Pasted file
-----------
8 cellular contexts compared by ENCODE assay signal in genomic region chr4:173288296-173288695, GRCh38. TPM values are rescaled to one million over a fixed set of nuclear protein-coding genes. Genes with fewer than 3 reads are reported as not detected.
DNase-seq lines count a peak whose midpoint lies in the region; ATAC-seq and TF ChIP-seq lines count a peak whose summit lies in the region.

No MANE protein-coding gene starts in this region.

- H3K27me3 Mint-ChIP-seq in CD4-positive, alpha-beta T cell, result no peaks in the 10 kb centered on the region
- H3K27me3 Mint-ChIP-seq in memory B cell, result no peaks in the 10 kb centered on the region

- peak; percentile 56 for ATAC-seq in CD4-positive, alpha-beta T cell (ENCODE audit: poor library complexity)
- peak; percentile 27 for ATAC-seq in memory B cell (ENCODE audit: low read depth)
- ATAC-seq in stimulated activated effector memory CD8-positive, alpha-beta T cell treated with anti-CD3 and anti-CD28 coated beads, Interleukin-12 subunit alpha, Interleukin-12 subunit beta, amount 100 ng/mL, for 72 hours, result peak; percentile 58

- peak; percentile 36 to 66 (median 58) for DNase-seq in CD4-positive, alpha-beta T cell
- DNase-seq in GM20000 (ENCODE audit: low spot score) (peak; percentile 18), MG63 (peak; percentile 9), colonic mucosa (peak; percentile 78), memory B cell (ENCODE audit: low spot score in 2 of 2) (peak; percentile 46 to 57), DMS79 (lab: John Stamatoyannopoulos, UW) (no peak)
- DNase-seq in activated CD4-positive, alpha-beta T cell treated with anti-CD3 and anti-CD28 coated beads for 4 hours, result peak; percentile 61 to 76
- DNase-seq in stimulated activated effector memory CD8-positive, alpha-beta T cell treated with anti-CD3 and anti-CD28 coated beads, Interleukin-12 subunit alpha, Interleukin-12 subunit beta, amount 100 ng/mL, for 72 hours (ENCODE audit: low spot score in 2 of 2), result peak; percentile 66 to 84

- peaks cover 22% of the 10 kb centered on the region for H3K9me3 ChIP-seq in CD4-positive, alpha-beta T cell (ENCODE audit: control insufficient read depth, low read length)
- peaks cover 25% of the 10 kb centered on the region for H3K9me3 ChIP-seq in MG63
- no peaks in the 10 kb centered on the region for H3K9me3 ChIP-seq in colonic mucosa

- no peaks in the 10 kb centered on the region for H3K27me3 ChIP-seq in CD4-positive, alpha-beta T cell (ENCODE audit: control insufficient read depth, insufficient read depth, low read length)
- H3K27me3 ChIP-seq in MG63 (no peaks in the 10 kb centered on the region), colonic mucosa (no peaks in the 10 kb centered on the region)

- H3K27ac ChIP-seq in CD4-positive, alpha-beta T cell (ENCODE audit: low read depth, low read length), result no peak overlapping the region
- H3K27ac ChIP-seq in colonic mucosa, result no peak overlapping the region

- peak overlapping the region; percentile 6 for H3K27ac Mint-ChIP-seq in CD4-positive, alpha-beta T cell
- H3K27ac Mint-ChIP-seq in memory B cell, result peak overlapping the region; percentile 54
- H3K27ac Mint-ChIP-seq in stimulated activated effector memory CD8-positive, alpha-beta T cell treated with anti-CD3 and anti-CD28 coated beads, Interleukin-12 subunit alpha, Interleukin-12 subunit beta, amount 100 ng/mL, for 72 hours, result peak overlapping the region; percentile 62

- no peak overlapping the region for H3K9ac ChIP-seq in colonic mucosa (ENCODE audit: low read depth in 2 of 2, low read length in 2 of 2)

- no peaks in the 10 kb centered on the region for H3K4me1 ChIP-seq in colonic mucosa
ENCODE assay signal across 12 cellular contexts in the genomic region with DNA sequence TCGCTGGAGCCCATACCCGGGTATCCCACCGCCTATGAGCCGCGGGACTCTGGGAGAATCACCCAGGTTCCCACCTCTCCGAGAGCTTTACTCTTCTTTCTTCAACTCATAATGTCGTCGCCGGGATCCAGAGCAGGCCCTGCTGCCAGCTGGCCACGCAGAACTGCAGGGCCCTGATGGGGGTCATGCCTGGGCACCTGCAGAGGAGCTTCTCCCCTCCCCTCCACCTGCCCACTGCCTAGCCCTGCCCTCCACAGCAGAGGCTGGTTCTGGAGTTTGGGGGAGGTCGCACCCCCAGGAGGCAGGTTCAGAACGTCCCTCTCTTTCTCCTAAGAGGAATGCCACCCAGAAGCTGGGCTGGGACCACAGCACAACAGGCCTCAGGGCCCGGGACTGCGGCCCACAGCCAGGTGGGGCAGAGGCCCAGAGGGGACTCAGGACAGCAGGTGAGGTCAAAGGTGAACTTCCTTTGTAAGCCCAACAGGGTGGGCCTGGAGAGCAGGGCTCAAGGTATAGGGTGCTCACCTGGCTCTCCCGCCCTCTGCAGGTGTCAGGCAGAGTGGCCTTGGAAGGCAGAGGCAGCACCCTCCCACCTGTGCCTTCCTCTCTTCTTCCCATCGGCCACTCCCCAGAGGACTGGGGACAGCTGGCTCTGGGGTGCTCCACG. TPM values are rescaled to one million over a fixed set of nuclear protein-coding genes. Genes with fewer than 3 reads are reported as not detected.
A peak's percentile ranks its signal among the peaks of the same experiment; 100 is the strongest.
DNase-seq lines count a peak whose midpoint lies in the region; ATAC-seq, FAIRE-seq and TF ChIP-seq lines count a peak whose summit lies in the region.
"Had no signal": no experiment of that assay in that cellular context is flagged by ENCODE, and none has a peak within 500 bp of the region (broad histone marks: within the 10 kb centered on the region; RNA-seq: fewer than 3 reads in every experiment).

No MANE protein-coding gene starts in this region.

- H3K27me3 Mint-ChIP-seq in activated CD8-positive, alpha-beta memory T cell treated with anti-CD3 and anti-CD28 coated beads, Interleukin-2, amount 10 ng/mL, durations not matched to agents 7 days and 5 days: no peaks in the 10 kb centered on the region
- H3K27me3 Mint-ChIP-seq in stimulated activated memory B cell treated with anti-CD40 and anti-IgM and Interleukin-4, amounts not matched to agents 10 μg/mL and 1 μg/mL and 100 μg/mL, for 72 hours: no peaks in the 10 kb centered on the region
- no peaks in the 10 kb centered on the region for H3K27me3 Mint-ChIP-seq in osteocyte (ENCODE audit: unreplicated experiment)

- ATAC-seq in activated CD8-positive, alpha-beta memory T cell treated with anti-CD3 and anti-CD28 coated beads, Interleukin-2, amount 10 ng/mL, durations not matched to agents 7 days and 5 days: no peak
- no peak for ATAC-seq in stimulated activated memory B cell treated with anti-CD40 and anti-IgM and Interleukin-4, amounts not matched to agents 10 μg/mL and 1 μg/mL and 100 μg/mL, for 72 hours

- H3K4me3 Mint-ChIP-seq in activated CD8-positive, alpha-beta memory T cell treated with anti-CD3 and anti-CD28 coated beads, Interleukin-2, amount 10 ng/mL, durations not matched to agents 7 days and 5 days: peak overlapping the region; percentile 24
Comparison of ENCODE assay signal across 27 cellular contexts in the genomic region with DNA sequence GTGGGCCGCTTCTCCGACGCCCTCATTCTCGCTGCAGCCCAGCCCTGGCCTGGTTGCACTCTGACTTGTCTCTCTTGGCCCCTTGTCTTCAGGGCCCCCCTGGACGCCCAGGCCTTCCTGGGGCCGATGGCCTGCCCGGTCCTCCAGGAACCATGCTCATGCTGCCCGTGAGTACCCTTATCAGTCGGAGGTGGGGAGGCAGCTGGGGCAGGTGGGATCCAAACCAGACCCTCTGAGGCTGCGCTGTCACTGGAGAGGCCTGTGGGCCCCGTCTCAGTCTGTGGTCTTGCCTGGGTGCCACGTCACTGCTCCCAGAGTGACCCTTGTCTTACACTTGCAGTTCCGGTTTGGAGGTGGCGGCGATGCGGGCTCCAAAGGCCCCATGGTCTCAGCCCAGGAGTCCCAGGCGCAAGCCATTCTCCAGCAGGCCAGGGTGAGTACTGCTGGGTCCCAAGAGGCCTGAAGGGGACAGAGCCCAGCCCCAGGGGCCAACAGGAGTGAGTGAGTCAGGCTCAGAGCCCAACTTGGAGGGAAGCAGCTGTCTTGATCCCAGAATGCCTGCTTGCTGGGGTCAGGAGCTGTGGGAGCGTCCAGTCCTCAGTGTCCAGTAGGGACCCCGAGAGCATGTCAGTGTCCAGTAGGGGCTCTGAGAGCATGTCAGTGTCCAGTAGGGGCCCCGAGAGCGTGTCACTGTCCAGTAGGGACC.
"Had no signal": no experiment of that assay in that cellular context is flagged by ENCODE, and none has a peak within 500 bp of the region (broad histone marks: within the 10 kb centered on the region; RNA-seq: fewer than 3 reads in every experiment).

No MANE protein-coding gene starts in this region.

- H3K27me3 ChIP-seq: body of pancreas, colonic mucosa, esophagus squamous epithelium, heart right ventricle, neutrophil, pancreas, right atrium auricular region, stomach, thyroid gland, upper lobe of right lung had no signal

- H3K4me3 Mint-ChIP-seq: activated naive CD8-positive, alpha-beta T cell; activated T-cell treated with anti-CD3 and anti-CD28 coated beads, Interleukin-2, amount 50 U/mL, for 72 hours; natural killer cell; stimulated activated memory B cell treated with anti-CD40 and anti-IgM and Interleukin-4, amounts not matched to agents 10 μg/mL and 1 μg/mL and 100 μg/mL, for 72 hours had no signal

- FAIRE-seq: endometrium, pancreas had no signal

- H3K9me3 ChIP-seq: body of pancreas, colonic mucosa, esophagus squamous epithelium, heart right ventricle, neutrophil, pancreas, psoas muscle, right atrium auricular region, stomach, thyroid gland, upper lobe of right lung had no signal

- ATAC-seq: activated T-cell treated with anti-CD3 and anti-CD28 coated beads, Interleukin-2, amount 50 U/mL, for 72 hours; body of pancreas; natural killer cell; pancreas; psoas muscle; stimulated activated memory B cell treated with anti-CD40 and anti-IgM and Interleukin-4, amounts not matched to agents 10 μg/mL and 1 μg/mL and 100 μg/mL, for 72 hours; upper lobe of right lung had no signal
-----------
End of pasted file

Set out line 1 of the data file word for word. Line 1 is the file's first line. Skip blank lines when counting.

8 cellular contexts compared by ENCODE assay signal in genomic region chr4:173288296-173288695, GRCh38. TPM values are rescaled to one million over a fixed set of nuclear protein-coding genes. Genes with fewer than 3 reads are reported as not detected.